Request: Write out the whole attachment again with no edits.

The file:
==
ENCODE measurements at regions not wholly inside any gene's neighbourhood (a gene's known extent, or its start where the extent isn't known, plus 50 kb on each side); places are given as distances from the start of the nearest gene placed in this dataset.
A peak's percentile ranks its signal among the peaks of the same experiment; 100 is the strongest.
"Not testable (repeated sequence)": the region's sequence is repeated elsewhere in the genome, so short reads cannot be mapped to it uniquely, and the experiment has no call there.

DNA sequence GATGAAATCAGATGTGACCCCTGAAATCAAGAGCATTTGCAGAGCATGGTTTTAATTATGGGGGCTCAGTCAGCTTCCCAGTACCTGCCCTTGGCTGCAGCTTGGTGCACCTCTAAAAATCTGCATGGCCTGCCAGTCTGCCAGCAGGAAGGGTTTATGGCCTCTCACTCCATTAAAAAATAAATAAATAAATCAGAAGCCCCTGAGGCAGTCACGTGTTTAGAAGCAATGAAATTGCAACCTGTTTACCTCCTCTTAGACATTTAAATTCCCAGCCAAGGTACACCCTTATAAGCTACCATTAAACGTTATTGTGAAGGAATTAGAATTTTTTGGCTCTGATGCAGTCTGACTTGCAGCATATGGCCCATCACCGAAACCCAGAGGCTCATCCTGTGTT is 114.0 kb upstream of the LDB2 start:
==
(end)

ENCODE measurements at regions not wholly inside any gene's neighbourhood (a gene's known extent, or its start where the extent isn't known, plus 50 kb on each side); places are given as distances from the start of the nearest gene placed in this dataset.
A peak's percentile ranks its signal among the peaks of the same experiment; 100 is the strongest.
"Not testable (repeated sequence)": the region's sequence is repeated elsewhere in the genome, so short reads cannot be mapped to it uniquely, and the experiment has no call there.

DNA sequence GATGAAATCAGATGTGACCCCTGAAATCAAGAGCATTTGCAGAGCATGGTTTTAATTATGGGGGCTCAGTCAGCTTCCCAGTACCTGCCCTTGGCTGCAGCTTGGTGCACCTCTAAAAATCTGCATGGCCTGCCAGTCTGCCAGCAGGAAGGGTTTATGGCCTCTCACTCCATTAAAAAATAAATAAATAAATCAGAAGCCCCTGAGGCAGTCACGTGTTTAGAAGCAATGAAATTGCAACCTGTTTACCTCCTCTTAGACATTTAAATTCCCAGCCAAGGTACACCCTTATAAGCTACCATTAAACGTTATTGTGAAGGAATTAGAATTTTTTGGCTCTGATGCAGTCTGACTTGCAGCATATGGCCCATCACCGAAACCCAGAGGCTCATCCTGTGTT is 114.0 kb upstream of the LDB2 start: